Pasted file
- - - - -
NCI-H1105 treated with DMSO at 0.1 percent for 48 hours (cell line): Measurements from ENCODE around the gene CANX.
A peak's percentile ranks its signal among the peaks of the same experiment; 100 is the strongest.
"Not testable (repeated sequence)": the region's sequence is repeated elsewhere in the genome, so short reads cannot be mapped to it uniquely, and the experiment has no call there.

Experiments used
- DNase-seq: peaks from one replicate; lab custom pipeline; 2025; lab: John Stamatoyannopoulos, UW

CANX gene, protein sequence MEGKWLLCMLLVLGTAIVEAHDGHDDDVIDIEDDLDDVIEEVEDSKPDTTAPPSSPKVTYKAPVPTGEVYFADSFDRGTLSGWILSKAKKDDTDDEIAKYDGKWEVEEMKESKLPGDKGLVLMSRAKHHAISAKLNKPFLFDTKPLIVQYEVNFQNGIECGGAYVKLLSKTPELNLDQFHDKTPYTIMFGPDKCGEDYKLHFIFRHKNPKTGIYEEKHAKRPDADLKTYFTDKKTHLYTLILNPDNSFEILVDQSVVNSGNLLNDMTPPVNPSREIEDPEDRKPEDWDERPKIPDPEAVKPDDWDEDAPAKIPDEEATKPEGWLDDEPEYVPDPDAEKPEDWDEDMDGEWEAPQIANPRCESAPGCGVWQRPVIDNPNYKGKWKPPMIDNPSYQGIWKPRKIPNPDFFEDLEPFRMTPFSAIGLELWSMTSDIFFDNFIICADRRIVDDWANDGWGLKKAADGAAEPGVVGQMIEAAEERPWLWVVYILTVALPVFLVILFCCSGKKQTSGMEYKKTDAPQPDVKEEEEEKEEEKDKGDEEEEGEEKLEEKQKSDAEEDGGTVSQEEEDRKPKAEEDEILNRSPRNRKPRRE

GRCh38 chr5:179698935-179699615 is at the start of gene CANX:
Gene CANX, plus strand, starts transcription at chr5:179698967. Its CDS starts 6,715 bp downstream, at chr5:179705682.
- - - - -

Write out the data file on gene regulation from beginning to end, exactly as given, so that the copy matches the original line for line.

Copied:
NCI-H1105 treated with DMSO at 0.1 percent for 48 hours (cell line): Measurements from ENCODE around the gene CANX.
A peak's percentile ranks its signal among the peaks of the same experiment; 100 is the strongest.
"Not testable (repeated sequence)": the region's sequence is repeated elsewhere in the genome, so short reads cannot be mapped to it uniquely, and the experiment has no call there.

Experiments used
- DNase-seq: peaks from one replicate; lab custom pipeline; 2025; lab: John Stamatoyannopoulos, UW

CANX gene, protein sequence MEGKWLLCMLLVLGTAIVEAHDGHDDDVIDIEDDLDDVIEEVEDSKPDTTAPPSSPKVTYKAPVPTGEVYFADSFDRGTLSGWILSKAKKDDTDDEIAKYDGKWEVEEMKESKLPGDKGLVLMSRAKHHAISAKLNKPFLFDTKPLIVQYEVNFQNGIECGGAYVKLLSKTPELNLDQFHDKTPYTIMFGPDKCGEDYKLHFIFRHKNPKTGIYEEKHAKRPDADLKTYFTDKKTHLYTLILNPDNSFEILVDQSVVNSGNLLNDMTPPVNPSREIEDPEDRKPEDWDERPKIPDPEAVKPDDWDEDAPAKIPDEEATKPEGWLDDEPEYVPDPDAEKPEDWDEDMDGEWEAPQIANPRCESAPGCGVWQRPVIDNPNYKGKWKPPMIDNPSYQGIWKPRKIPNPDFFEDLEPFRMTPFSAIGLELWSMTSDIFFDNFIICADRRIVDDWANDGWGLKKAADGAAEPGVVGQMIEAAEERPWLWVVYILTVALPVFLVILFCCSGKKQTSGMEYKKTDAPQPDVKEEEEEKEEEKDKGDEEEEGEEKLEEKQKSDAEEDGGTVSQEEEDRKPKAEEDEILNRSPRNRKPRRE

GRCh38 chr5:179698935-179699615 is at the start of gene CANX:
Gene CANX, plus strand, starts transcription at chr5:179698967. Its CDS starts 6,715 bp downstream, at chr5:179705682.